Blessed with a pretty good homonym for a surname, he is not to be confused with his namesake, the famous jazz producer. This Richard Bock picked up the cello at twelve years of age, studying at Julliard. Six years later, he became the youngest principal musician in the history of the American Symphony Orchestra, hand-picked by none other than Leopold Stokowski. He aced the audition in spite of little formal training beyond Julliard.
In fact, Richard would find himself much in demand as a principal cellist and featured soloist throughout his career. After his stint with the ASO, he was recruited by Riccardo Muti to join the Maggio Musicale Fiorentino Orchestra, which required him to move to Florence, Italy. (Life is hard for musicians.) It did not take long for the Musicus Concentus Chamber Players to pluck him for a pair of tours in Germany and Italy. Richard remained in Florence for about eight years, and then returned to the States, although it was short-lived return.
Soon, he found himself touring the former Soviet Union with the Pro-Arte Chamber Orchestra. His rendition of Franz Joseph Haydn’s Cello Concerto in C major wowed them in Kiev, Leningrad, Moscow, Riga, and Vilna. So impressed were the Soviets, Bock was soon recruited to join the ranks of the Soviet Émigré Orchestra, and as if his itinerary wasn’t screwy enough, they wound up touring the States.
It seemed like a good time to put down stakes for a while, so Richard didn’t hesitate when Julius Rudel drafted him into the Buffalo Philharmonic. Not content to be static for any amount of time, Richard also helped found the Westminster Chamber Orchestra.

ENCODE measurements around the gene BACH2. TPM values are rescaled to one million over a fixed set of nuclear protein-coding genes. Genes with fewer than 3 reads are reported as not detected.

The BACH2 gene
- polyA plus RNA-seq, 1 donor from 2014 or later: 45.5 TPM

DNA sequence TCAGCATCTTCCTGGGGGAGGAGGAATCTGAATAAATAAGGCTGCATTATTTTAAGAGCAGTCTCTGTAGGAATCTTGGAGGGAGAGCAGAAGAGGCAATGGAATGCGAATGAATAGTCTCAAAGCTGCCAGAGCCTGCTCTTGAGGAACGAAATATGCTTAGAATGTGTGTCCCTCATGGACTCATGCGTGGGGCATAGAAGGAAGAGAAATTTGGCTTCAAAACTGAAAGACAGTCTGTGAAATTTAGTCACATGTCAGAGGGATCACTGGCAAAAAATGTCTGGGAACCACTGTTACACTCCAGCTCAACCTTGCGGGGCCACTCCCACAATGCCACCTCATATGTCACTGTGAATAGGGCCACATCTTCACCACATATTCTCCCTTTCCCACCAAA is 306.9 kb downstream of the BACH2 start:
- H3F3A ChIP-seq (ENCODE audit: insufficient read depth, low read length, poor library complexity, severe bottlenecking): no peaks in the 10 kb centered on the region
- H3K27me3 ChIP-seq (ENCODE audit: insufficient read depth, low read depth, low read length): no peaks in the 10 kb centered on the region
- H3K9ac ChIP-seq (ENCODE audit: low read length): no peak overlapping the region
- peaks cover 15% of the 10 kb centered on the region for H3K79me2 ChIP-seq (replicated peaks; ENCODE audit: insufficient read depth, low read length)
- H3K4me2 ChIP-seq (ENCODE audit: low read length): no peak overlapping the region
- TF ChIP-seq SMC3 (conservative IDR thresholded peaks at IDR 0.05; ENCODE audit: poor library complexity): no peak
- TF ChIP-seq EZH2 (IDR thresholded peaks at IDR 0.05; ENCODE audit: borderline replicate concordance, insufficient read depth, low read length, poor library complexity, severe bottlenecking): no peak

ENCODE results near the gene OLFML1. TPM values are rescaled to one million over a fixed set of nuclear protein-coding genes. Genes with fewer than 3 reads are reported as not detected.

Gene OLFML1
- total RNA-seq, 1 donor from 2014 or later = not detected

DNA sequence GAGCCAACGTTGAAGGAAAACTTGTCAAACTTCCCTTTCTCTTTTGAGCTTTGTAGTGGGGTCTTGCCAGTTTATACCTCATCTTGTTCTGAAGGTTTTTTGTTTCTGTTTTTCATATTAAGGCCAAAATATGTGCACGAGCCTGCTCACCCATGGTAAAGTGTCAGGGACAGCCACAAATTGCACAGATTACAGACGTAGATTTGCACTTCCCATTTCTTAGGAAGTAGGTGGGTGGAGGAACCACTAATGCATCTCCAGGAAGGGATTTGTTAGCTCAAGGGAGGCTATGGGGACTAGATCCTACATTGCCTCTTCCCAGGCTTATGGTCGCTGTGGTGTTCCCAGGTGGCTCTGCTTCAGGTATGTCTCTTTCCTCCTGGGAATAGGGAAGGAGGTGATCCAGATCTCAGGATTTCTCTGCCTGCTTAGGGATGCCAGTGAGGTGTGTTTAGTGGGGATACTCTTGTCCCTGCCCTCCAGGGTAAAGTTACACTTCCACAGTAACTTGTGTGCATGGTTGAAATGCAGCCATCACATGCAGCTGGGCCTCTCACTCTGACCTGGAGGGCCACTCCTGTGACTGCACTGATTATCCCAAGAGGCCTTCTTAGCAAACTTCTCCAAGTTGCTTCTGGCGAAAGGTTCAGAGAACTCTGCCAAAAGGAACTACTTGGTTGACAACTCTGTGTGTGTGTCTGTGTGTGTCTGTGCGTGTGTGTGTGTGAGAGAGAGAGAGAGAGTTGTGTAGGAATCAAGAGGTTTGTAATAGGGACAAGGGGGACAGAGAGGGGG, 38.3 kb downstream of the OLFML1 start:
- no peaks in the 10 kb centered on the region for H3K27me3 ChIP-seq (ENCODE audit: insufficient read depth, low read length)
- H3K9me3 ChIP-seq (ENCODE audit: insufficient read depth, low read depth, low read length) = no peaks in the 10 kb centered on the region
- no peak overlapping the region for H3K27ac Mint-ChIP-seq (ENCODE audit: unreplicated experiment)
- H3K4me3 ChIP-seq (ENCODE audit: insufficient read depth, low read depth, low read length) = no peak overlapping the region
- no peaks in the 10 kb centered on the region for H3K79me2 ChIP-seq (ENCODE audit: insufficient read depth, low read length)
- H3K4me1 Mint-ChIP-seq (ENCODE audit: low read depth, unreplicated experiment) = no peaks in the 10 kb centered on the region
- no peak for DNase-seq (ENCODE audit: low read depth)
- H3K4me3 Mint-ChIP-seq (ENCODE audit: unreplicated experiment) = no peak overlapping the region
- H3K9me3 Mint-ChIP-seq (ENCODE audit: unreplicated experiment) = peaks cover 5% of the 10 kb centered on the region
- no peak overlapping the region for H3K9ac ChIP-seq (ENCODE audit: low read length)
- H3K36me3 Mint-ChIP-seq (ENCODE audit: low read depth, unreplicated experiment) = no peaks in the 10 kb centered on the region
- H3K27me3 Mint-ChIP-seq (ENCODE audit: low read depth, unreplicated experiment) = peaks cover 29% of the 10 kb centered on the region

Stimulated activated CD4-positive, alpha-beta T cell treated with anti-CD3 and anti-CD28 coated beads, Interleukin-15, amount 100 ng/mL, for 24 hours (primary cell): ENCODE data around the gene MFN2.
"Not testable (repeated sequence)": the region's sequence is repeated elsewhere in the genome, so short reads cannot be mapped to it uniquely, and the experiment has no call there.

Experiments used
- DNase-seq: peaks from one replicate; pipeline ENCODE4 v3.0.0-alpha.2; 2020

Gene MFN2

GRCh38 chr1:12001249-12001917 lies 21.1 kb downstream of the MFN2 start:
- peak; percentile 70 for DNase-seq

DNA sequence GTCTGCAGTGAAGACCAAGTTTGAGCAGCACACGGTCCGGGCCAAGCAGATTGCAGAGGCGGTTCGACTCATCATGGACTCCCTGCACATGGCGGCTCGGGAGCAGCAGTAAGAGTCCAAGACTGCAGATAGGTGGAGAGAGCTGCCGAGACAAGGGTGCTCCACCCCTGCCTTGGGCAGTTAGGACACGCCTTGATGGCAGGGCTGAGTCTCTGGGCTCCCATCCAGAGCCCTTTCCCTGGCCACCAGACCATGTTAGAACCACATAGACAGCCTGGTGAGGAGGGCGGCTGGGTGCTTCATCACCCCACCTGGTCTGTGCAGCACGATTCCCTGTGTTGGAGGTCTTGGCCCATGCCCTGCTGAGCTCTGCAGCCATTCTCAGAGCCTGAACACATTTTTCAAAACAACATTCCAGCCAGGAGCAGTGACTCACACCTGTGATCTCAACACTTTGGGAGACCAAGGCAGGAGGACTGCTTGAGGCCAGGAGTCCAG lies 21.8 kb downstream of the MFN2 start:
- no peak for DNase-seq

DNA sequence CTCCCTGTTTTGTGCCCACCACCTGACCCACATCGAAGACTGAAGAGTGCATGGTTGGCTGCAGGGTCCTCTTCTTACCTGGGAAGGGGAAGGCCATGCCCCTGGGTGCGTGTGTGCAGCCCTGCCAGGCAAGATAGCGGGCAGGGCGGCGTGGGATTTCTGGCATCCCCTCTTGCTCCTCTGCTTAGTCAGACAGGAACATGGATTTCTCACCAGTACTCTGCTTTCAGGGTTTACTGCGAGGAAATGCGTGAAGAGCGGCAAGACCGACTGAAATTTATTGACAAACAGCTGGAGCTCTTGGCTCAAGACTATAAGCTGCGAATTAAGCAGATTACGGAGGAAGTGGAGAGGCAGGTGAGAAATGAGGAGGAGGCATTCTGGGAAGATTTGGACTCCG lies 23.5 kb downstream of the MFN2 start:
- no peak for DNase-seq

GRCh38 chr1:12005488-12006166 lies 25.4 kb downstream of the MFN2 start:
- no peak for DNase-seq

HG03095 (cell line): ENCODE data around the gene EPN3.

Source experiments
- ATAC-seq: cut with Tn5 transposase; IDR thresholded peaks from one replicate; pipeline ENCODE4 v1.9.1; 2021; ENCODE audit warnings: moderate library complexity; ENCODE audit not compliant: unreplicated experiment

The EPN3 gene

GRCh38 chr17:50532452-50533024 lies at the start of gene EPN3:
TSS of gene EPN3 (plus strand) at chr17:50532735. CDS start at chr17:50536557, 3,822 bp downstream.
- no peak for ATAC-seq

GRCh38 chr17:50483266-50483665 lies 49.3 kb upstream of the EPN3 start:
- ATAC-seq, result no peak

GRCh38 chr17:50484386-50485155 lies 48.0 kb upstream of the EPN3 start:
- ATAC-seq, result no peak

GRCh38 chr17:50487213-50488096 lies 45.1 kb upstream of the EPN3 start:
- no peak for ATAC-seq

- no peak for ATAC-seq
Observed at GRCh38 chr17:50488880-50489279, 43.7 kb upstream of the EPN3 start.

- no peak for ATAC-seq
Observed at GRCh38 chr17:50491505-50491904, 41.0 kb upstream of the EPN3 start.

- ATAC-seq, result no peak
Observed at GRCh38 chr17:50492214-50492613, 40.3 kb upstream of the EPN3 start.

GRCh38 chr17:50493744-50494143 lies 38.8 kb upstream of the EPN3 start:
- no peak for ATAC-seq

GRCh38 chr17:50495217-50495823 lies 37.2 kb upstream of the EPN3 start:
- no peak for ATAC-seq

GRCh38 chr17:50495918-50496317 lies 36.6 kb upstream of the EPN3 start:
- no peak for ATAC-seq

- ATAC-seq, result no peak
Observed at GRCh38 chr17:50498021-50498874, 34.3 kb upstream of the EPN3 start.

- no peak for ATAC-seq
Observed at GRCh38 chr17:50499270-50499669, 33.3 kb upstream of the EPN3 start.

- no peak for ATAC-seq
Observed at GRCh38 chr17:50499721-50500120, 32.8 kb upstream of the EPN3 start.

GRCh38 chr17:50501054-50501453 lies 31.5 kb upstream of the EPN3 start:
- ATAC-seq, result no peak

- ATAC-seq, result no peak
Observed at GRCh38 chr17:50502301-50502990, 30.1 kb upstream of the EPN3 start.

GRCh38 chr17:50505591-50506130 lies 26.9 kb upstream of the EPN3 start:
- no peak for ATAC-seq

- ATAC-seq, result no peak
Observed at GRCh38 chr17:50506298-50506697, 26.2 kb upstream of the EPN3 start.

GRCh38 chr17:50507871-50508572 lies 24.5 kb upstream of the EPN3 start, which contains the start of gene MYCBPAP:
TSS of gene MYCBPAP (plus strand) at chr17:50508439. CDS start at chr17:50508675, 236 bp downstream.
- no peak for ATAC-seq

In the 1990s, he moved again, this time to Phoenix, Arizona, where he has performed with the Phoenix Symphony Orchestra until the present day.
In his copious free time, Richard is also a restauranteur. A few years ago, he bought an Italian restaurant called Giuseppe’s, with the goal of bringing a little bit of Florence to Phoenix. He culled some recipes from Florence during his eight years there, and spiced up the menu with some of these, as well as changing the décor into something a little more Florentine, although he retained the staff and the chefs seemed to savour the opportunity to cook up some of these genuine Italian treats. Needless to say, Richard’s schedule is filled, between opening the restaurant in the morning, zooming off to rehearsal at 9:45 a.m., spending several hours there and then returning to Giuseppe’s to schmooze with the clientele and help close up shop.
The only time you won’t find him at the restaurant is for rehearsals and performances, and the annual Kol Nidre in Sun City’s Temple Beth Shalom.
It is hard to believe, with all of his moving around and working with different orchestras, that Richard has had time to even step into a studio, but he has made several recordings of note, many of them with Tim Hardin, such as Bird on a Wire and Simple Songs, Good and Plenty with Jon Faddis, Chaka Khan’s self-titled Chaka, Frank Sinatra’s Trilogy, and Eric Weissberg’s Baroque and on the Street. He has also made a couple of recordings of Miklos Rozsa’s music, both with James Sedares and the New Zealand Symphony Orchestra, one featuring his Sinfonia Concertante, and the other his Hungarian Sketches.
Next time you’re in Phoenix, make sure to order the canolis. Giuseppe’s can be found at 2824 East Indian School Road. Ask for the cellist. He knows all the best dishes on the menu.
Frank Sinatra recordings
That’s What God Looks Like To Me (Stan Irvin/Lan O’Kun)
Reprise RPS 49233 (XNY2101S) (US 45)
Theme from “New York, New York” (Fred Ebb/John Kander)
Reprise RPS49233 (XNY 2103 S) (US 45)
Here he is performing on Harold Budd’s “Mars and the City (after Cy Twombly)” from his In the Mist…